Unhealthy weight-control practices can persist and intensify in adulthood
As many as one-third of adolescents and two-thirds of adults engage in dieting. Unhealthy forms of weight control such as purging, fasting and dieting are linked to problems later in life including eating disorders, depression and substance abuse.
A new study involving researchers and data from the University of Minnesota recently examined the prevalence of weight control behaviors across life stages and found that they often begin in adolescence and can persist—or even intensify—in adulthood.
The study, which was co-authored by School of Public Health Professor Dianne Neumark-Sztainer, Ph.D., and led by Assistant Professor Ann Haynos, Ph.D., of the Psychiatry Department in the Medical School, was published in the International Journal of Eating Disorders.
Haynos and Neumark-Sztainer examined survey answers from 1,455 adult men and women who were asked about their dieting practices. The adults were selected from the School of Public Health’s long-running Project EAT, a multi-decade study tracking the health and well-being of thousands of participants beginning in adolescence.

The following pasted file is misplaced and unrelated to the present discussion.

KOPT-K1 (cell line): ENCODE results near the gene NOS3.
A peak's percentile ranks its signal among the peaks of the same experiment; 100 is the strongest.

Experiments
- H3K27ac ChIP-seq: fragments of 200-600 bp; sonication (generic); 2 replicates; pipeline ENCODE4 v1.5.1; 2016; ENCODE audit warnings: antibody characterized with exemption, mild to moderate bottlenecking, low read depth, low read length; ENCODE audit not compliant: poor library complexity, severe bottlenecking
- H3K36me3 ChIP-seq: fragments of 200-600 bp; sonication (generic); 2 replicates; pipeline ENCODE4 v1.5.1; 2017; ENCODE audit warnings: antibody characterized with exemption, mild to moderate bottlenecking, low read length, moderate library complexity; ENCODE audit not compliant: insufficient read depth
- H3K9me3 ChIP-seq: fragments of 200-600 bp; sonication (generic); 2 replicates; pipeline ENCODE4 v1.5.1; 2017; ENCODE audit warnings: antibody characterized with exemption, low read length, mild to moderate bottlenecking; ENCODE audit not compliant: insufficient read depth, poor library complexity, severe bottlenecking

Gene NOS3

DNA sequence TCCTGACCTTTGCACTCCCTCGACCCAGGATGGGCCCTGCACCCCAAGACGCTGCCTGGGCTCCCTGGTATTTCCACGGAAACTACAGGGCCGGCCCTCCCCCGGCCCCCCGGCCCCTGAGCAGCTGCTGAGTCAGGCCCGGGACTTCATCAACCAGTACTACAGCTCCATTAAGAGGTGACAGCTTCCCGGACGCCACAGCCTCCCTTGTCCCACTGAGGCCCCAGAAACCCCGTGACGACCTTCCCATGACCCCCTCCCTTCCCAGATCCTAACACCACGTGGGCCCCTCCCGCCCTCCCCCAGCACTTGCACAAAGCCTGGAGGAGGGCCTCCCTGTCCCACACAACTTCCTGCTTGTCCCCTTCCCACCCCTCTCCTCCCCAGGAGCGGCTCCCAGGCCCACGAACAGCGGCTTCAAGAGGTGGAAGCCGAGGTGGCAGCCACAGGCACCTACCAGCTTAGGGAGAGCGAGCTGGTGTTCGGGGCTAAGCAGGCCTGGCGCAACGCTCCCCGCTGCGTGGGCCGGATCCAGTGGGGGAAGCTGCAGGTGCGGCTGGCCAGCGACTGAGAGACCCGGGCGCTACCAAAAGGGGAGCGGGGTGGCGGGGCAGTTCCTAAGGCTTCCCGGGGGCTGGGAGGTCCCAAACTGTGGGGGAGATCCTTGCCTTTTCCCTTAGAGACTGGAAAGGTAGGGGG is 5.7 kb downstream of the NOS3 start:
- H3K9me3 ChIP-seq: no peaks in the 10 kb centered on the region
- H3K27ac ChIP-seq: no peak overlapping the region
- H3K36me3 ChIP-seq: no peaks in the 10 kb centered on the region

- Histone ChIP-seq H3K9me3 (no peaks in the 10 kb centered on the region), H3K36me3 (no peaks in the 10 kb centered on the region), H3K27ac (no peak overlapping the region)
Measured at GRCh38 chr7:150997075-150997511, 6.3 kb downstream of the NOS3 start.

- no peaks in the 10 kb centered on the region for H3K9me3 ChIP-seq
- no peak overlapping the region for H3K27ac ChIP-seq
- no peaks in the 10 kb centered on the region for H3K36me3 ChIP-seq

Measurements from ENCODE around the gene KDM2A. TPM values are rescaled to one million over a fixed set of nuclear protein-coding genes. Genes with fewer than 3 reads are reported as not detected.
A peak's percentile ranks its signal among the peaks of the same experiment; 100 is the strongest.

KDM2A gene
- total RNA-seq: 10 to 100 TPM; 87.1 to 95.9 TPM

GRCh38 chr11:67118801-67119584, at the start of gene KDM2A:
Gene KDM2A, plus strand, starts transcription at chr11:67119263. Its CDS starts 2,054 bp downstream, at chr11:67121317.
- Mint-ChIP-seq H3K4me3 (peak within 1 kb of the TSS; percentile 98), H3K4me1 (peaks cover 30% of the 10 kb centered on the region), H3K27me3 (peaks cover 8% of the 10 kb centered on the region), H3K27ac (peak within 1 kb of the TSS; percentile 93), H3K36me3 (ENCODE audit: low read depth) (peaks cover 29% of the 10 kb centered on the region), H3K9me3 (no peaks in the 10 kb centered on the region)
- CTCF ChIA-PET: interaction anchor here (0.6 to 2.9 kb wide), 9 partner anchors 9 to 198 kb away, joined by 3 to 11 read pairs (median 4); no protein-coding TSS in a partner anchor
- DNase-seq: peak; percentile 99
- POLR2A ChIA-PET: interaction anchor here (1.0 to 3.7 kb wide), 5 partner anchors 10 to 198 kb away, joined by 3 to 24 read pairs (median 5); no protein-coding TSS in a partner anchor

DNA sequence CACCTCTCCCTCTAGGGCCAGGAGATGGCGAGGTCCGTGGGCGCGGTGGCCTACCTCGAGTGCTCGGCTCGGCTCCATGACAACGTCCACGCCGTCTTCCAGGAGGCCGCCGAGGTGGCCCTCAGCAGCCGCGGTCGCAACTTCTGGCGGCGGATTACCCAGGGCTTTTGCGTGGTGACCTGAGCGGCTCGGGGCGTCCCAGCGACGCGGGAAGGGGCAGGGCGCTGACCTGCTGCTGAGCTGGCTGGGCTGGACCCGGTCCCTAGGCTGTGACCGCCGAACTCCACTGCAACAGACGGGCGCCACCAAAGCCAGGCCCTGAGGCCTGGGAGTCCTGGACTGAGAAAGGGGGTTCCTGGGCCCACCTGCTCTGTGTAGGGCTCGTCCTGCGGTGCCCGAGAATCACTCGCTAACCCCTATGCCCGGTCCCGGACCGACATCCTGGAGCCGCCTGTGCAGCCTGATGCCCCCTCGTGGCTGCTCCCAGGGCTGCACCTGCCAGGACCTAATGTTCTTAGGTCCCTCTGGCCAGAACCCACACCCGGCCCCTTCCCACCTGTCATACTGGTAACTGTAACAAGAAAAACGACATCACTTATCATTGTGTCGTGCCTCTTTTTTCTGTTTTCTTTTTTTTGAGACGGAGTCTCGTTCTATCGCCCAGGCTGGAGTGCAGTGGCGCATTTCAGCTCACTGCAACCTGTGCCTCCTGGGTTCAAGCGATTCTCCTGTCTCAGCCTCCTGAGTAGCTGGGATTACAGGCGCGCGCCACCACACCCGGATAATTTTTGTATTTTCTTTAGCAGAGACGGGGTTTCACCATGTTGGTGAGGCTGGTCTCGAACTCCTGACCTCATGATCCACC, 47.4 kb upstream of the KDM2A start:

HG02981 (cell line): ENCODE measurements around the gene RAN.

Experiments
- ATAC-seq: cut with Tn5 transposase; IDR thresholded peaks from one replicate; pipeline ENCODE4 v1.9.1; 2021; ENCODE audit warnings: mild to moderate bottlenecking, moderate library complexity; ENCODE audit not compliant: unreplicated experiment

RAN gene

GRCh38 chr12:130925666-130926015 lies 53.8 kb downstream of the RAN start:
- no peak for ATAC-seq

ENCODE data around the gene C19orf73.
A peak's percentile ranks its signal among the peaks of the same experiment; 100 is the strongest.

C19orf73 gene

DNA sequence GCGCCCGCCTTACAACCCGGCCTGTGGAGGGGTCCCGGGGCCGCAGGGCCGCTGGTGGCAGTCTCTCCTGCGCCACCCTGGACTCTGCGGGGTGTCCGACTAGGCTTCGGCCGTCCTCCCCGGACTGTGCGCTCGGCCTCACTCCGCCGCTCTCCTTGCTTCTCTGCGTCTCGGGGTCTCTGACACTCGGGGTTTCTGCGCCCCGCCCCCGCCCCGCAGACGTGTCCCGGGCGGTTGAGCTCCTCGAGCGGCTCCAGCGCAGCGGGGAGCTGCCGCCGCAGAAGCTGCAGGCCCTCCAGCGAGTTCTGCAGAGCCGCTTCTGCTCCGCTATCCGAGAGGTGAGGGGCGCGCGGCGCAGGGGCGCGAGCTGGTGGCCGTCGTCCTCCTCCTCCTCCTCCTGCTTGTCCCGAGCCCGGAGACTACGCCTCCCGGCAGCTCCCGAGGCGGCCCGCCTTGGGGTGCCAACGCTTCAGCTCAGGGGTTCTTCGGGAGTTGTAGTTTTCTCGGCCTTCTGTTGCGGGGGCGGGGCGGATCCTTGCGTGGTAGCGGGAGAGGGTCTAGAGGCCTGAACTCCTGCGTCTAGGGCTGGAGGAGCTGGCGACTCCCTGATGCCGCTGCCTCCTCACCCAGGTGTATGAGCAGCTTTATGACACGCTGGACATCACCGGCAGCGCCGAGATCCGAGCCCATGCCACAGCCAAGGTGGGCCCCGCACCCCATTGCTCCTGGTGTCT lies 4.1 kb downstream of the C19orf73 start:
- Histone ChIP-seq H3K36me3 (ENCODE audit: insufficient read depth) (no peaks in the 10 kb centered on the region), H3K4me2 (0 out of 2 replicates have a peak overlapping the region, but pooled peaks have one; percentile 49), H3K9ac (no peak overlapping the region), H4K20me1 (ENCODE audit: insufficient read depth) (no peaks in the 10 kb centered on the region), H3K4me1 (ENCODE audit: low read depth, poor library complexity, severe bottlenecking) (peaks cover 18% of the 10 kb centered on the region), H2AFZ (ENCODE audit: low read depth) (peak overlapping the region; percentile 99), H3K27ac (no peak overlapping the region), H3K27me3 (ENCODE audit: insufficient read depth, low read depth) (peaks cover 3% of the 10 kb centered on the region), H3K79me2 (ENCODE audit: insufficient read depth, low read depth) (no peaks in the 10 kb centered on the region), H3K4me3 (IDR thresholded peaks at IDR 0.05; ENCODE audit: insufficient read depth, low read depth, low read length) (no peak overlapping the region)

The study found:
- The rates of dieting increase over time for both men and women.
- From young adulthood (age 25) into adulthood (age 31), rates of high-frequency dieting—five or more times a year—and extreme forms of weight control, such as purging and using diet pills, increased for men.
- For both genders, dieting and unhealthy weight control patterns initiated prior to young adulthood were more likely to persist than cease in adulthood.
- Approximately 20 percent of people reported initiating dieting in adulthood.
- Approximately 20 percent of women reported stopping unhealthy weight-control behaviors in adulthood.
“Our findings show that the use of unhealthy weight control behaviors is not limited to the period of adolescence, but these behaviors continue to have a high prevalence 15 years later,” said Neumark-Sztainer.
“A lot of interventions and programs are geared toward younger people, so there’s likely an unmet need for interventions aimed at stopping problematic weight control in adults,” said Haynos.
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